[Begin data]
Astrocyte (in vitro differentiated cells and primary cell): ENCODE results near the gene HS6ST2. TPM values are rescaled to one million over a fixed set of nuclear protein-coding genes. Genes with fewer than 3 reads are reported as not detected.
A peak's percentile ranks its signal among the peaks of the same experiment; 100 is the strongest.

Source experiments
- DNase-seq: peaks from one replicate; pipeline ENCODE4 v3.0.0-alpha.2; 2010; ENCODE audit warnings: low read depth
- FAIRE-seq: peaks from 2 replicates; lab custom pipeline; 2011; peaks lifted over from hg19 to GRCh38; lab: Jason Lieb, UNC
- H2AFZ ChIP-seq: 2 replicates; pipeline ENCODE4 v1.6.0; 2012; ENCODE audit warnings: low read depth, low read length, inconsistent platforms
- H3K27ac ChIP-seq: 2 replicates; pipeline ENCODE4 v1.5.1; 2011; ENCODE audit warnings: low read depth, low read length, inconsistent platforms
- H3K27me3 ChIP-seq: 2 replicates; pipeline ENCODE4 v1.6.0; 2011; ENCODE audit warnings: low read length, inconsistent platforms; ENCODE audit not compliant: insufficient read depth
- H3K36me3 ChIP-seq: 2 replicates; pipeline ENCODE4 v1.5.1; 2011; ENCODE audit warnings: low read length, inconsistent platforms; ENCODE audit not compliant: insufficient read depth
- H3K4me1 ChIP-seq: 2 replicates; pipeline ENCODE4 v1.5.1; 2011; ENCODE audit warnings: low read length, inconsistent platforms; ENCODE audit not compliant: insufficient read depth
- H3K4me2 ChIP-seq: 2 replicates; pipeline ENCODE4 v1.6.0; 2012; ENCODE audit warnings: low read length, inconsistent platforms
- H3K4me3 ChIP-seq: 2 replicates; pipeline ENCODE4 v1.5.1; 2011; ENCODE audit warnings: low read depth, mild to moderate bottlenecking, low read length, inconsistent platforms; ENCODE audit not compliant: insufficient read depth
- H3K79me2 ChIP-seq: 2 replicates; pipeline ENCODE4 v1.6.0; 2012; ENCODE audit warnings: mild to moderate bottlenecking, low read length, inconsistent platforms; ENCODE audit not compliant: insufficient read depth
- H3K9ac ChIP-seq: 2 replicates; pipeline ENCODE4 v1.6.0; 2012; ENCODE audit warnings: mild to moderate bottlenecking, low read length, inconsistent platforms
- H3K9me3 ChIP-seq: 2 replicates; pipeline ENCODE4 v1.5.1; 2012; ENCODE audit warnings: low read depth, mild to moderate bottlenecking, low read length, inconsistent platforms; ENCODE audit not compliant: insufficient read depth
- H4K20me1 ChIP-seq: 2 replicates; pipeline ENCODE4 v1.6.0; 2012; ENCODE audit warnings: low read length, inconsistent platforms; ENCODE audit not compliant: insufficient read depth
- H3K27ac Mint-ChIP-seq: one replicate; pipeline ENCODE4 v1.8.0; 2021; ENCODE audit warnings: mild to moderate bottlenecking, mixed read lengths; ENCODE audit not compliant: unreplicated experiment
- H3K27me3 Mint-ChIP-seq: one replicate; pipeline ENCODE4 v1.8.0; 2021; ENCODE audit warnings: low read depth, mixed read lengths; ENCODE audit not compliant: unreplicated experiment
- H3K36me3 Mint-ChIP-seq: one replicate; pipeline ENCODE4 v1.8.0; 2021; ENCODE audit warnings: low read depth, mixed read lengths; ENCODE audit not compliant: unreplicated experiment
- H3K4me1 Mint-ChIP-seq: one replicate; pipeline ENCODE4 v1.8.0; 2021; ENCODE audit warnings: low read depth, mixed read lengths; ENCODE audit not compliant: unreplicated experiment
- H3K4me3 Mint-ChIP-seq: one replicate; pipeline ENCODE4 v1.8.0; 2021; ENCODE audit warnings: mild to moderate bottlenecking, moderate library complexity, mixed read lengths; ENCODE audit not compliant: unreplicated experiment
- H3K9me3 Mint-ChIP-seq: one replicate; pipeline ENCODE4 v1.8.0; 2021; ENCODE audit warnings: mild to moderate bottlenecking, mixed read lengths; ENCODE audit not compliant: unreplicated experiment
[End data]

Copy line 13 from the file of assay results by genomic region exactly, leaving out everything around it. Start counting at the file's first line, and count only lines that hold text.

- H3K79me2 ChIP-seq: 2 replicates; pipeline ENCODE4 v1.6.0; 2012; ENCODE audit warnings: mild to moderate bottlenecking, low read length, inconsistent platforms; ENCODE audit not compliant: insufficient read depth